Our website is made possible by displaying online ads to our visitors.
Please consider supporting us by whitelisting our site.

200 years of faith

First slide
First slide
Previous Next

EMMITSBURG, Md. - Peering through a glass display case, 9-year-old Gloria Whitfield was impressed with an old letter that rested on a 19th-century wooden writing desk. Composed by St. Elizabeth Ann Seton, the May 3, 1803, note, written in a flowing black script, was addressed to one of the saint's daughters on the girl's birthday.

"May almighty God bless you, my child, and make you his child forever," it said.

Establishing an up-close connection with the first U.S.-born saint was a thrill for Gloria, a member of St. Timothy Parish in Chantilly. The youngster was equally impressed by a locket with St. Elizabeth Ann's hair, relics and other historic artifacts on display at the visitor center of the Basilica of the National Shrine of St. Elizabeth Ann Seton in Emmitsburg.

"It's cool," said Gloria. "She did a lot for Catholic schools. She helped a lot of people."

Gloria was one of about 1,000 people from across the country and around the world who converged in Emmitsburg Aug. 2 to celebrate a special Mass honoring the 200th anniversary of Mother Seton's arrival in the small town.

The celebration also commemorated the 200th anniversary of the establishment of the community of the Sisters of Charity of St. Joseph's - the first new community for women religious in the U.S.

The liturgy was the highlight of a weekend of events that also included the showing of a specially commissioned 30-minute documentary on the life of Mother Seton and the dedication of the Seton Legacy Garden behind the stone farmhouse where she founded the Sisters of Charity July 31, 1809.

Even though heavy rains washed out a planned re-enactment of Mother Seton's arrival in Emmitsburg in a Conestoga wagon, the bad weather failed to dampen high spirits among the many attendees at the Mass.

In his homily, Auxiliary Bishop Denis J. Madden of Baltimore said the key to St. Elizabeth Ann Seton's success was her "unlimited love and faith in God."

"We celebrate the miracle of love personified in the person of Mother Seton," said Bishop Madden, who was joined in the sanctuary by Cardinal William H. Keeler, retired archbishop of Baltimore, retired Auxiliary Bishop William C. Newman of Baltimore and Vincentian Father G. Gregory Gay III - a Baltimore native and worldwide superior general of the Rome-based Congregation of the Mission, known as the Vincentians, and the Daughters of Charity.

"She responded to God's will for her at every station of life," Bishop Madden said.

Born into a prominent Anglican family in New York, Elizabeth married William Magee Seton at age 20 and had five children. When her husband contracted tuberculosis, he took his wife to Italy in an effort to find a cure in a warm climate. He died in Italy in 1803, leaving her widowed at age 29.

During her time in Italy, Elizabeth was inspired by the Catholic faith. On her return to the U.S., she decided to became a Catholic and was received into the church in New York in March 1805.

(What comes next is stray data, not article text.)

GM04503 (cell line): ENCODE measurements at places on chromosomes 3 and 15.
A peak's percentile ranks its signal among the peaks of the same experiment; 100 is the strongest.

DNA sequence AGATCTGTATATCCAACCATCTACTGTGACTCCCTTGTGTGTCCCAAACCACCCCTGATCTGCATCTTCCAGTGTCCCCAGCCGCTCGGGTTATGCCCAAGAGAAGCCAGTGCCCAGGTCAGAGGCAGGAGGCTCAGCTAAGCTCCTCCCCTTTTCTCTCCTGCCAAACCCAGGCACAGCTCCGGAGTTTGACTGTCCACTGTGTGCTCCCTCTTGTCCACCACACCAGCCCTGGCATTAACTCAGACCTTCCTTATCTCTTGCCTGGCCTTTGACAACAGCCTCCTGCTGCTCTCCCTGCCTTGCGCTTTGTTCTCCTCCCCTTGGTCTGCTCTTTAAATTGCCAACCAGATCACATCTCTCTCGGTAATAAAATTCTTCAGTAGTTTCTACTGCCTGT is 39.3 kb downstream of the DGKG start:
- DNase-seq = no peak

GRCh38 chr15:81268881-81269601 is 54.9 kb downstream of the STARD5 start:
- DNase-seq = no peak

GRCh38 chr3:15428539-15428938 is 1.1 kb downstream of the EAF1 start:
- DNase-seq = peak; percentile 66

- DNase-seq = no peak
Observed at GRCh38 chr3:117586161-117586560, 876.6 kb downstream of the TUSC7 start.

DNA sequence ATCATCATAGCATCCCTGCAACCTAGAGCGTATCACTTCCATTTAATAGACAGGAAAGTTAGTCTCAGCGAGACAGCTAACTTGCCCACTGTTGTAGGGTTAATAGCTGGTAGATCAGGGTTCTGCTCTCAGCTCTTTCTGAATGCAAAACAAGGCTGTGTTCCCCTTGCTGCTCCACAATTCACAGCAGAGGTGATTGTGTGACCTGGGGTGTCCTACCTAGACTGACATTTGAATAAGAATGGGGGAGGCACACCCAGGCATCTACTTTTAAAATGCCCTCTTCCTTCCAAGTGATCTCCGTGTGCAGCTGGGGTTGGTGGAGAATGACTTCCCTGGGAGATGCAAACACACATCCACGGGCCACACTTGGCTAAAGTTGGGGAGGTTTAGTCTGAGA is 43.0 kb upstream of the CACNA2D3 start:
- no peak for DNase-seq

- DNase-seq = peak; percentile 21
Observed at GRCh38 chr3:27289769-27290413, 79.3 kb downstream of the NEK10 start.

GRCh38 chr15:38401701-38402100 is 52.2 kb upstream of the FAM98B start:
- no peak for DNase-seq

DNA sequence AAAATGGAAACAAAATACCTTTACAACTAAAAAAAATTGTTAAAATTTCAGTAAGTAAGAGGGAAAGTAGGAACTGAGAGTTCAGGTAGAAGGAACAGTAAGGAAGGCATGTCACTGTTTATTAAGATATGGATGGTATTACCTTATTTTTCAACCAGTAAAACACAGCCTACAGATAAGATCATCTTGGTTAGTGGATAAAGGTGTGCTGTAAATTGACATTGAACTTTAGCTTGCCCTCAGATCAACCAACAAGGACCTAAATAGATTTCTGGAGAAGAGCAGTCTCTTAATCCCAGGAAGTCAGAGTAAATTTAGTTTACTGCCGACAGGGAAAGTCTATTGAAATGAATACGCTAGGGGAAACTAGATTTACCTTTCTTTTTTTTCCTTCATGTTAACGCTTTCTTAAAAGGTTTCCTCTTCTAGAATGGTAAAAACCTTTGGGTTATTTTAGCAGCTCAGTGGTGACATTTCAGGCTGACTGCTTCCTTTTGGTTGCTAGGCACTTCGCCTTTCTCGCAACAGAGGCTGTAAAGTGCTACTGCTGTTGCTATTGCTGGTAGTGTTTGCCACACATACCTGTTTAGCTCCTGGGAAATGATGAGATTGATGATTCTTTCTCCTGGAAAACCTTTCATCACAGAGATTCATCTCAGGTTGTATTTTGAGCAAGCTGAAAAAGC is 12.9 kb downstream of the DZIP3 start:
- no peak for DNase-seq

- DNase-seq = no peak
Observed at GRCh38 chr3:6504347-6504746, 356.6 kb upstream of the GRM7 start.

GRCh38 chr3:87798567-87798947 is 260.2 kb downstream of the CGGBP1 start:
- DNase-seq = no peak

Archbishop John Carroll of Baltimore invited her to Baltimore to serve as a school mistress. The school flourished and her feelings of support from God inspired her to start the religious congregation.

She took her first religious vows at St. Mary's Seminary in March 1809 and in the summer of that year moved with a small band of sisters to Emmitsburg. During this time she began the Sisters of Charity of St. Joseph. She modeled her order on the Daughters of Charity of St. Vincent de Paul in Paris.

St. Elizabeth Ann established St. Joseph's Academy and Free School, the first free Catholic school for girls staffed by sisters in the United States. Many trace the modern Catholic school system in America to St. Elizabeth Ann's Emmitsburg institution.

Her sisters opened the first Catholic orphanage in the nation, located in Philadelphia, and also provided ministry in health care, serving as nurses at St. Agnes Hospital in Baltimore.

Sister Claire Debes, provincial leader of the Daughters of Charity in Emmitsburg, called St. Elizabeth Ann an "extraordinarily courageous woman, yet an ordinary person."

"Elizabeth Ann Seton could see beauty in so much of life," Sister Claire said.

From St. Elizabeth Ann's original religious community grew several independent communities in North America, and today about 4,000 Sisters and Daughters of Charity minister in North America, according to Sister Betty Ann McNeil, Daughters of Charity archivist for the Emmitsburg province. They are active in education, parish life, social justice, health care and other ministries.

Sister Betty Ann said the bicentennial celebration was "very personal" for her. She was a teenager in Emmitsburg when Pope John XXIII beatified Mother Seton in 1959. Sister Betty Ann also was one of the youngest Daughters of Charity to attend Mother Seton's canonization by Pope Paul VI Sept. 14, 1975, in Rome.

"The sisters told us in 1959 that some of us would have to take their places to continue the community," Sister Betty Ann told The Catholic Review, Baltimore's archdiocesan newspaper. "Fifty years later, I look out and say to these young people, how many of them are going to take our places?"

"I hope it's also been a celebration of call and response," she said, "of responding to God's call to live the word and sacrament."

© Arlington Catholic Herald 2009